For example, detailed large-scale data on people’s health could be very helpful for medical advancements. Obtaining the information of patients with serious diseases is not enough to find a cure for the diseases. Being able to access the data of healthy people could speed the development of cures.
To this end, the center, which counts Takeda Pharmaceutical Co., Suntory Holdings Ltd., Hitachi Ltd., NEC Corp. and Mitsubishi Chemical Holdings Corp. among its 14 so-called partner companies, is trying to legalize use of some personal health data.
“We are trying to make some personal health data public property if there is potential of enormous benefit from sharing such data. It would be difficult for doctors to ask all patients for permission, and thus such data should be automatically designated as public property,” Suga said. “We are helping lawmakers create bills regarding this.”
In another example of the center’s activities, it helped the Ministry of Land, Infrastructure, Transport and Tourism set up a project team to help municipalities create smart cities, which optimize efficiency in maximizing life quality. On Dec. 14, the ministry released a press release announcing that it is collecting information on technologies to realize smart cities, as well as needs for public services.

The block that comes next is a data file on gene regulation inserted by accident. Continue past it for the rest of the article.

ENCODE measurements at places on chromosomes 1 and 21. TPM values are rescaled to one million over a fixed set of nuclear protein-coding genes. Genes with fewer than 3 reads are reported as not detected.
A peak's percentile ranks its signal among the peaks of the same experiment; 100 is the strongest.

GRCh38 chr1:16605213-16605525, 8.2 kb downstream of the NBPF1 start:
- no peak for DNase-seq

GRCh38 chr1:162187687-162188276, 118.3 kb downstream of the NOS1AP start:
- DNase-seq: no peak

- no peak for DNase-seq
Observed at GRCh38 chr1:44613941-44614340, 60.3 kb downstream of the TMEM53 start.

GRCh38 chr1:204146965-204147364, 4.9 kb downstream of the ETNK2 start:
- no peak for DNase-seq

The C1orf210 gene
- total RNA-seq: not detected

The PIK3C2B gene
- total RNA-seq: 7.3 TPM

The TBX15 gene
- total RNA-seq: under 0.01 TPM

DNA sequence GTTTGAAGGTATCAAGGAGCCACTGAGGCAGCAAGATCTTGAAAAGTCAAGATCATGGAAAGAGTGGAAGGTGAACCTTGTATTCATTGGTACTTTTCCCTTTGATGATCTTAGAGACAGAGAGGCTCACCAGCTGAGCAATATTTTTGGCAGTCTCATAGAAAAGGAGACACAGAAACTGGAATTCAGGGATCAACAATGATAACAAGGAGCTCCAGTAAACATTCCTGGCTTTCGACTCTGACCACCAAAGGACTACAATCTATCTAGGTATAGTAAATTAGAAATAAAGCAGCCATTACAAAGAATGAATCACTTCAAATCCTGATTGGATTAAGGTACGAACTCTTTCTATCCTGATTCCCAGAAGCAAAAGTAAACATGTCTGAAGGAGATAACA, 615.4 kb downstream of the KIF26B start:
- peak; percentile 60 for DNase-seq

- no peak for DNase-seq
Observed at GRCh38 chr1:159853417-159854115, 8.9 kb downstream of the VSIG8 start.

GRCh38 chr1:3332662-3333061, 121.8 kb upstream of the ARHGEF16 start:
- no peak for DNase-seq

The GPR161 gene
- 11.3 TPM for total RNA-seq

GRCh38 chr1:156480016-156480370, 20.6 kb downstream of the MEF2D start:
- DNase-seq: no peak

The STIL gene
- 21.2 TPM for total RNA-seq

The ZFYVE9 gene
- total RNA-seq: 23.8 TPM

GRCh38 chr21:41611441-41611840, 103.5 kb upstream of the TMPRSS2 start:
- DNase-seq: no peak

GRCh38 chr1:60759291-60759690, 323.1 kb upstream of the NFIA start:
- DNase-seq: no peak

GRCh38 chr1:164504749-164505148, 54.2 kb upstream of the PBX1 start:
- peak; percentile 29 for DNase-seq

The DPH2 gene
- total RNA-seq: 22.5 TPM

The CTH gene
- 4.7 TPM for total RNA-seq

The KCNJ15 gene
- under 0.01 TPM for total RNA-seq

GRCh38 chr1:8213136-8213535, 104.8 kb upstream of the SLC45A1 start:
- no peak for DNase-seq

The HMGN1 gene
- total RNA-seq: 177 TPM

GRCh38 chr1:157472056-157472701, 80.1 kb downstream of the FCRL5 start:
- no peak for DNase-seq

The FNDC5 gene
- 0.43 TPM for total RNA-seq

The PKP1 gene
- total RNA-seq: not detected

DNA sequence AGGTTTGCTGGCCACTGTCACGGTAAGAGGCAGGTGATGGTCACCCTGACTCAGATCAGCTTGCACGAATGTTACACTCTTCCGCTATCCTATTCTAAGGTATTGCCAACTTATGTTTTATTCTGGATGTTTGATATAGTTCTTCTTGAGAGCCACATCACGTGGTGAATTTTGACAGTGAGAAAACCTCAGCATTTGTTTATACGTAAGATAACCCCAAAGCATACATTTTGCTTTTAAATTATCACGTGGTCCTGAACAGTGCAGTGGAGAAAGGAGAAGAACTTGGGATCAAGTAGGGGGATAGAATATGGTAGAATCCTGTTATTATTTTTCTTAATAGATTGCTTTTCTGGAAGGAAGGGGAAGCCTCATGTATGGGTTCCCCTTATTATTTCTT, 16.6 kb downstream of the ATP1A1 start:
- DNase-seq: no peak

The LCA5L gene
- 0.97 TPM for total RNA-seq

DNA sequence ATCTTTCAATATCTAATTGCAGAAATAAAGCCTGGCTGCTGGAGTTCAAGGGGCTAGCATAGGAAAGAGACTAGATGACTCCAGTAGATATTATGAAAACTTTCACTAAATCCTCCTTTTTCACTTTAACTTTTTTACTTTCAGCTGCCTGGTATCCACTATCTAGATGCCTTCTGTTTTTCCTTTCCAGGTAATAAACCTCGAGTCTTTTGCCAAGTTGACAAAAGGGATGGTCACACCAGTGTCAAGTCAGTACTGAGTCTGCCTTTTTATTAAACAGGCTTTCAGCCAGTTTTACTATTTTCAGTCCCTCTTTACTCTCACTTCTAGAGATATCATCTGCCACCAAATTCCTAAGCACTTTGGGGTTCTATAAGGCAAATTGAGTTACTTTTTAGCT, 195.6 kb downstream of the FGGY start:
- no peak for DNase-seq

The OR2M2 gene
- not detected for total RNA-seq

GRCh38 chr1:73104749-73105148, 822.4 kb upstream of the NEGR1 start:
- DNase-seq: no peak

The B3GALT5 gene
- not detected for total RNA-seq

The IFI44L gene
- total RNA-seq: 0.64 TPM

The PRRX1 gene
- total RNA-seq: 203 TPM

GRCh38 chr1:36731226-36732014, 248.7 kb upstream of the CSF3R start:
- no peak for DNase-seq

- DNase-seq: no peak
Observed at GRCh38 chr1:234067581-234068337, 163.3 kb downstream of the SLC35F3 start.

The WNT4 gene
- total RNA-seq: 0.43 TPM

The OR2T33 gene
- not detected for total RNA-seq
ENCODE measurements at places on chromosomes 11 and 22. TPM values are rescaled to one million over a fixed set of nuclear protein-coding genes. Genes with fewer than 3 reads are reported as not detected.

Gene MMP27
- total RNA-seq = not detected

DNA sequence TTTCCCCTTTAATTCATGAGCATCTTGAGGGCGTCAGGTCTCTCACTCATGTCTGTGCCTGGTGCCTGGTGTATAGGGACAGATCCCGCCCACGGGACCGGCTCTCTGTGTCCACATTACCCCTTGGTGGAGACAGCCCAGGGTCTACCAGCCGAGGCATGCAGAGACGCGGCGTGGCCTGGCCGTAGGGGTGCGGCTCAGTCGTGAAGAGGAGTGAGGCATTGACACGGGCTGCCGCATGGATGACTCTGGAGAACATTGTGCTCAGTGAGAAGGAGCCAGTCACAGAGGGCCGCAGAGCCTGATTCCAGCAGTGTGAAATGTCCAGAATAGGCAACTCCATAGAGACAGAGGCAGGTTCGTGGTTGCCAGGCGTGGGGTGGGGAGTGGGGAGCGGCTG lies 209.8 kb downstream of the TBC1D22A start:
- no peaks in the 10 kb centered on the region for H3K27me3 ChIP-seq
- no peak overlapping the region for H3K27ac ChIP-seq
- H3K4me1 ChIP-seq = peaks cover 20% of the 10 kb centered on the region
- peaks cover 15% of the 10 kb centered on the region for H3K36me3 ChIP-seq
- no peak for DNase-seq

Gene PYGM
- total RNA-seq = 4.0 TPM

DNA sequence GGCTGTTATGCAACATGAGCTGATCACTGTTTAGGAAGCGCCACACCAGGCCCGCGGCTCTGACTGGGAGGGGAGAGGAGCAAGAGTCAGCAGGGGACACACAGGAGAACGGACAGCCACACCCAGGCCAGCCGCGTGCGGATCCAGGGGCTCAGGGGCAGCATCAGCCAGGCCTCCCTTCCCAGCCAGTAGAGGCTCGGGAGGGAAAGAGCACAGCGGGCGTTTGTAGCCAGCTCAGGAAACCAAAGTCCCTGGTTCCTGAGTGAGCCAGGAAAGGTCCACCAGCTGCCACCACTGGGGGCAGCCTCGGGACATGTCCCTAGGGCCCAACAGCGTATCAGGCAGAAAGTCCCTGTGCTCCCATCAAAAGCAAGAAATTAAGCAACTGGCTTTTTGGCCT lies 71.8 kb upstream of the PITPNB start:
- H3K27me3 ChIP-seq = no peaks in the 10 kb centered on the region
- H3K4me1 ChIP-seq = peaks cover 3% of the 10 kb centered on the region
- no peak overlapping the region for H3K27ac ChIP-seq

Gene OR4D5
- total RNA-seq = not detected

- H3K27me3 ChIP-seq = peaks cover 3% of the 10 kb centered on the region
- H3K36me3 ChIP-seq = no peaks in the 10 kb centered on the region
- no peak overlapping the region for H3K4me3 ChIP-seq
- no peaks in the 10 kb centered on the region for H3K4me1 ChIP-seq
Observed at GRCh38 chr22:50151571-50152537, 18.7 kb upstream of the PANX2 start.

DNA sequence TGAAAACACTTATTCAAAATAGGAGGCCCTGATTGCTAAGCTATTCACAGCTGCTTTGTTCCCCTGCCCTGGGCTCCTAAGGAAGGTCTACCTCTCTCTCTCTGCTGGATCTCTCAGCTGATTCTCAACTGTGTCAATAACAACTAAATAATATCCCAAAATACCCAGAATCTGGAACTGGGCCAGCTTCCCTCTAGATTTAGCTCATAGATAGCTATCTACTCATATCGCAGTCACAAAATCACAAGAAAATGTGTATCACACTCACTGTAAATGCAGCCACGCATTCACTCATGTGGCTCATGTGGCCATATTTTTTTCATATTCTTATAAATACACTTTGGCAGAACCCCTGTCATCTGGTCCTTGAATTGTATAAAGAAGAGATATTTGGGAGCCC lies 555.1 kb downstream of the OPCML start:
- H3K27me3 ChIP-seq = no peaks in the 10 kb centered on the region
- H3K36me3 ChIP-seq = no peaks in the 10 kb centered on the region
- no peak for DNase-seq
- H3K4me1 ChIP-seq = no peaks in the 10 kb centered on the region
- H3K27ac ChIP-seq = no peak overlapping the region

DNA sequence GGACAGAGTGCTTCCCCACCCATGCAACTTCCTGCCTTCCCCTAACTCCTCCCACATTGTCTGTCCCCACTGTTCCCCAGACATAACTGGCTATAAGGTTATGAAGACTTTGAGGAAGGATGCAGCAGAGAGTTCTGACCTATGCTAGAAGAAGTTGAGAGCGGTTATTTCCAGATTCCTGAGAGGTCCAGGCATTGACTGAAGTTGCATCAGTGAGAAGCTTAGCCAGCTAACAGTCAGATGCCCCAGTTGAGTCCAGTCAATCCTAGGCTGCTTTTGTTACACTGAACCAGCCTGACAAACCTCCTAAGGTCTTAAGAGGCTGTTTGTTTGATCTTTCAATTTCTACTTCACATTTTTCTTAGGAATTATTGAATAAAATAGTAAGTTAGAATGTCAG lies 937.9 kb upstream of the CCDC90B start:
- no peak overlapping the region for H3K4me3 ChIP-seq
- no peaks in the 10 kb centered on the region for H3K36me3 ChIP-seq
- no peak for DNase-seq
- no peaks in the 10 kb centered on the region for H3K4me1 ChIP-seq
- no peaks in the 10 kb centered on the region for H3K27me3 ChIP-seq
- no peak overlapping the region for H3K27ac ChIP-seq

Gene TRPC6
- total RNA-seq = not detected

The government is expected to create presentations on smart cities for various Group of 20-related conferences later this year.
Additionally, the government and municipalities are encouraging discussions on smart cities amid Japan’s aging society and the decreasing population of rural areas.
“Some municipalities use health data wisely and digitize various data to expand resident services. Other municipalities, for example, create roads inaccessible to cars, forcing residents to walk. These will make differences in residents’ health, and we are trying to raise awareness of these things in municipalities,” she said.
“I want the center to initiate the movement of smart cities and Japan to take a leading role,” she said.
To that end, the center holds various symposiums, inviting prominent speakers to share their ideas.
For example, the center held the Healthcare Dialogue Series from Aug. 6 to 10. The series saw the discussion of various medical issues, and was attended by researchers, lawyers, medical technology company executives, medical association executives and Ministry of Health, Labor and Welfare officials.
The center also held the Data Policy Dialogue Series on Sept. 25 and the Mobility Dialogue Series on Oct. 16 and 17.
Many decision-makers, including government officials, attend these meetings, helping important decisions to be made quickly, Suga said.
In addition to the Group of 20 summit in Osaka in June, as well as various G20 ministerial meetings across Japan, there will be many related international conferences held in Japan this year.
For example, Business 20 will be held in Tokyo in March, while the Urban 20 Mayors summit will also take place in Tokyo in May. Suga said she wants the center to contribute to reaching agreements during such gatherings.
“I want the center to be a headquarters where people come to have discussions on any issue at the most advanced level,” she said.
In a time of both misinformation and too much information, quality journalism is more crucial than ever.
By subscribing, you can help us get the story right.